Radiol Case Rep
. 2023 Jul 25;18(10):3483-3486.
doi: 10.1016/j.radcr.2023.07.018. eCollection 2023 Oct. https://pubmed.ncbi.nlm.nih.gov/37539443/
Congenital pulmonary airway malformation (CPAM): A case report and review of the literature
Free PMC article
Congenital pulmonary airway malformation (CPAM) is a rare congenital dysplastic malformation characterized by failure of bronchial development and localized glandular overgrowth. Previously known as Congenital Cystic Adenoid Malformation (CCAM), CPAM is classified into 5 types, from type 0 to type IV, depending upon the origin of pulmonary areas of the lung, cyst size, and cyst appearance. CPAM is a rare congenital anomaly typically diagnosed prenatally in ultrasound. However, few cases are diagnosed in childhood and even fewer in adulthood. CPAM can be differentiated from pulmonary sequestration based on the origin of the arterial supply; the former has its arterial supply from the pulmonary artery, whereas pulmonary sequestration has its arterial supply from the systemic circulation. Another differential diagnosis of CPAM includes congenital bronchogenic cyst, congenital lobar emphysema, pleuropulmonary blastoma, congenital cystic bronchiectasis, and congenital diaphragmatic hernia. The most common presentation is recurrent chest infection and chest pain, whereas other presentation includes pneumothorax and hemoptysis. Here, we present a case of a 6-year-old child with recurrent episodes of fever and cough diagnosed as a type II CPAM based on computed tomography findings.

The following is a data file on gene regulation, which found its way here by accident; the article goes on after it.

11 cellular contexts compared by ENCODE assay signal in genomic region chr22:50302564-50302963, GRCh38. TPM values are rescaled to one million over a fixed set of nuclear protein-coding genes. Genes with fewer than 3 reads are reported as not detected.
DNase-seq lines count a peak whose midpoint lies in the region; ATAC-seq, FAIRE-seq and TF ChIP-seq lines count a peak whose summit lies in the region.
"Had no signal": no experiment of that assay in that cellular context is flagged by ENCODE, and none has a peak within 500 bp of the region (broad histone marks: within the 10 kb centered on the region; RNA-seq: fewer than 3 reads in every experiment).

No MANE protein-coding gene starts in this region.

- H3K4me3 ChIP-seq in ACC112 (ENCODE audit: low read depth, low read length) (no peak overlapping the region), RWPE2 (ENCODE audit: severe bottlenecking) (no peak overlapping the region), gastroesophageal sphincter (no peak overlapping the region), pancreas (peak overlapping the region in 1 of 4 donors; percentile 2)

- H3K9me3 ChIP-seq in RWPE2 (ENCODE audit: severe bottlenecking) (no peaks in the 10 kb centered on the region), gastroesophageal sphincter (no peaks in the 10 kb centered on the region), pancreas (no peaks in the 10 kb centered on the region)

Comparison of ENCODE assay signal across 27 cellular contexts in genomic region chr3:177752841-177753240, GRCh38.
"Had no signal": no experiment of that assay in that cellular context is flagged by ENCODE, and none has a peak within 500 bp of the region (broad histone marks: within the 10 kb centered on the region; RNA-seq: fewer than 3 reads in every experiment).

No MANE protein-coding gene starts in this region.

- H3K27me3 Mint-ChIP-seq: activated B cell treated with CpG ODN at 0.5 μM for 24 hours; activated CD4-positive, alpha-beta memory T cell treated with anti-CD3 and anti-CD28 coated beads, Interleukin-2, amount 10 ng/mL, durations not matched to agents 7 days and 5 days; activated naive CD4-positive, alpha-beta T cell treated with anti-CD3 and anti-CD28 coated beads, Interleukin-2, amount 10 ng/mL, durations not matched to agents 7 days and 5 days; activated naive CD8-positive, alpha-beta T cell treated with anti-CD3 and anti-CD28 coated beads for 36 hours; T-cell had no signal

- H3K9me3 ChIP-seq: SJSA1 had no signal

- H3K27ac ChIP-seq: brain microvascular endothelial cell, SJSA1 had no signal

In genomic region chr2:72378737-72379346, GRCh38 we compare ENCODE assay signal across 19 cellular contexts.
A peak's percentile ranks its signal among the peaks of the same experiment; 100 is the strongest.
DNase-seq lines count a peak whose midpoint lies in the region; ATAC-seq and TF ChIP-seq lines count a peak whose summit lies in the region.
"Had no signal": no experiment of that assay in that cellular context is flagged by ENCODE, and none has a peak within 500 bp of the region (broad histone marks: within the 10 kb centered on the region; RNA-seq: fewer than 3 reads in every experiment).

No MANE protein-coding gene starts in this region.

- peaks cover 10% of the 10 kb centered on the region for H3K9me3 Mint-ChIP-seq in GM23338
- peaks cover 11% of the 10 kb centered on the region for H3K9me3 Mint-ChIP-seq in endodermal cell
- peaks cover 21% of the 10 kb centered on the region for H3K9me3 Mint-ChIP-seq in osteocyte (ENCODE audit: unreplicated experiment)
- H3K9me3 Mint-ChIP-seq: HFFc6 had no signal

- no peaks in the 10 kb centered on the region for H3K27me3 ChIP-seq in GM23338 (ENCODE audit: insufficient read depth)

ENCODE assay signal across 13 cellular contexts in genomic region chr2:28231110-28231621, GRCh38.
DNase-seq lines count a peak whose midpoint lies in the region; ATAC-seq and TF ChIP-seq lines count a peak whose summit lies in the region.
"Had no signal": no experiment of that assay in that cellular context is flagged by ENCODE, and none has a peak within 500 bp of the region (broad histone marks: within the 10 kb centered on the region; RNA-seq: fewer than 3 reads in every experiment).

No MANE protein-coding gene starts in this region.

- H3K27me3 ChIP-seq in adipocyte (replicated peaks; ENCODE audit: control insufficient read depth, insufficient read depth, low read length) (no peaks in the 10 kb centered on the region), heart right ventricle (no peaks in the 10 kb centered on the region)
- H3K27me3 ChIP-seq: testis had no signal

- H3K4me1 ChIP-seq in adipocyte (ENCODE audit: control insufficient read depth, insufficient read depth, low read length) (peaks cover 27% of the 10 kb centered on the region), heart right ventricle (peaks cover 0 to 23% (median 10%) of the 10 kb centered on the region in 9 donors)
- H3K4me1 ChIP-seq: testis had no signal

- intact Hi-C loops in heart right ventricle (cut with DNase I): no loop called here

Keywords: Child; Computed tomography; Congenital pulmonary airway malformation.
© 2023 The Authors. Published by Elsevier Inc. on behalf of University of Washington.